There are times where she seems to get to the edge of really talking about something (that is, getting to the emotional meat of it) and then she backs away. Certainly, her parents behavior (she tells a story at the beginning of the book where she sees her mother throw everything off their dining room table after her father sat down at it, just because she was mad and felt like it, and if that isn't a daughter imitating her mother's behavior then I don't know what is) and divorce influences Hamilton deeply, but that's definitely something she needs to address and come to terms with -- and if she wasn't ready to talk about that yet, then I think she should have waited on the book. Because right now, it just reads weird.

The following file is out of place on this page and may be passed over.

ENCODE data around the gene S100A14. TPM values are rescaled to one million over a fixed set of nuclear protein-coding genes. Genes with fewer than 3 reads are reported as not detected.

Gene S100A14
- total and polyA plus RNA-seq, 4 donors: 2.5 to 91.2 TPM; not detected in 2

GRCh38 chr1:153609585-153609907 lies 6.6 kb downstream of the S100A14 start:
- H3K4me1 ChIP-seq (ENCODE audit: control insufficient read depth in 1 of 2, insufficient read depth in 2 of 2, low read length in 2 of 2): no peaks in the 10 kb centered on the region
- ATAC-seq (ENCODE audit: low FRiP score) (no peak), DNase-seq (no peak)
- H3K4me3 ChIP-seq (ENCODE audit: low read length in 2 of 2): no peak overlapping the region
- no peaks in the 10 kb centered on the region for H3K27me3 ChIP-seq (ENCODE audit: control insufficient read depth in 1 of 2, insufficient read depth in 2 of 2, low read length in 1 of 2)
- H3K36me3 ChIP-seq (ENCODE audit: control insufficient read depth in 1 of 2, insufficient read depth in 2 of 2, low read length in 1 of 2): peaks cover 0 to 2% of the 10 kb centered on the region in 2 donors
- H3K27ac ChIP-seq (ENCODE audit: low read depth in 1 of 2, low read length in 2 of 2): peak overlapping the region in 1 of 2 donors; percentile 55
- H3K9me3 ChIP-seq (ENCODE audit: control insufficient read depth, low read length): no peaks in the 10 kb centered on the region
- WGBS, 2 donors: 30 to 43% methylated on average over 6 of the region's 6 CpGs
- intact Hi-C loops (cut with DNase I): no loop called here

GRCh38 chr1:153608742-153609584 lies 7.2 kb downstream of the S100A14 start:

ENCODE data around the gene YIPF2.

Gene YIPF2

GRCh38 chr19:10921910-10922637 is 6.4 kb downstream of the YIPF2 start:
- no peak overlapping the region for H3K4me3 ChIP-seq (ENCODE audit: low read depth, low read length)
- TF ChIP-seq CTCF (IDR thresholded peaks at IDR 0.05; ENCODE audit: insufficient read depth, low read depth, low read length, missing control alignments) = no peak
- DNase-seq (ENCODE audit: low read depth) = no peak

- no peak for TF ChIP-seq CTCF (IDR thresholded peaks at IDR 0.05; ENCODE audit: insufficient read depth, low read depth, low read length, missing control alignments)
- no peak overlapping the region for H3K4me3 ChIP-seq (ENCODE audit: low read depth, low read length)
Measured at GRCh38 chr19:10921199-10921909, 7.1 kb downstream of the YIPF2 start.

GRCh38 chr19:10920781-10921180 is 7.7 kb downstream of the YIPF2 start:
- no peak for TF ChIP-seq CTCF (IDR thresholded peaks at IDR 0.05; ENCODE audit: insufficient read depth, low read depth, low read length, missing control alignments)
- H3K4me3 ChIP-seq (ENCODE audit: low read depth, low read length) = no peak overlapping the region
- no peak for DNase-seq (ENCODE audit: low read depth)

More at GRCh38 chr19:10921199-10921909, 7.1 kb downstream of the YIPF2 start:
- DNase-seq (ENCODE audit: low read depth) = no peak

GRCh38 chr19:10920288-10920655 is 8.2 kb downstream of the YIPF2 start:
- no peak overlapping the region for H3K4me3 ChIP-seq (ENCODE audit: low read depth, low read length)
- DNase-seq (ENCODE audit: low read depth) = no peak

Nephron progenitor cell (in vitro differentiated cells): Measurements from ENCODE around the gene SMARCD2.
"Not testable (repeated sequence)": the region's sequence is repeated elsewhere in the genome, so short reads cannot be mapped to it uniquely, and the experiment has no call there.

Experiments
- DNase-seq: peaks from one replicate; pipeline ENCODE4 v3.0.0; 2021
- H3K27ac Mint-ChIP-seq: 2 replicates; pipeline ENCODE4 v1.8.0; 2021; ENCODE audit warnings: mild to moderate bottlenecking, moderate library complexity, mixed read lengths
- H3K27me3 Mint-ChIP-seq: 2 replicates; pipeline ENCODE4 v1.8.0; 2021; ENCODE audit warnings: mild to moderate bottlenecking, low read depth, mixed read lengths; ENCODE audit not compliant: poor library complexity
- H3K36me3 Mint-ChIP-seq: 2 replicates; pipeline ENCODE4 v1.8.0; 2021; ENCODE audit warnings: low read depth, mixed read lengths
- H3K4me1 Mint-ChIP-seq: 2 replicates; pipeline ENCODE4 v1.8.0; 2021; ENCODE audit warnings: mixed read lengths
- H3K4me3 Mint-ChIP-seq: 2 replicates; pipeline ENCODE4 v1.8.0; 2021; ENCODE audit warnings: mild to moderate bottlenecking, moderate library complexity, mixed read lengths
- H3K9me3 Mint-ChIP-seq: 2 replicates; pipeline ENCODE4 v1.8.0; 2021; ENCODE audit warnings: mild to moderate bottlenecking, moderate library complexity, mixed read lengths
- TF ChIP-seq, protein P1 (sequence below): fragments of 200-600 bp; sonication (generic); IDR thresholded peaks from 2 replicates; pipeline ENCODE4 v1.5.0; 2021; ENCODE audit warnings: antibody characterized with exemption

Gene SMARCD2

The weirdest part of this book is the subtitle: the Inadvertent Education of a Reluctant Chef. Ok, firstly, about halfway through the book, Hamilton really, truly stops talking about cooking. She doesn't talk about becoming a chef. The book is definitely more interesting in terms of Hamilton's relationships, even though she effectively skates over most details. She does seem reluctant in identifying herself as a chef, but she has sought out jobs in kitchens since she was a teenager and she started a restaurant -- if that's a reluctant chef, then I am also a reluctant writer, I guess. She just never seems to get around to talk about being a chef, running a restaurant, planning dishes, whatever. She talks about cooking and catering and her love of food -- but there has to be a process there, for her, as a chef (and a great chef, at that). In attempting to not talk about a lot of her emotions, Hamilton has essentially skipped the most important part of her life story and readers are left focused on her truly odd depiction of her marriage, rather than the impressive fact that she is a talented and celebrated chef.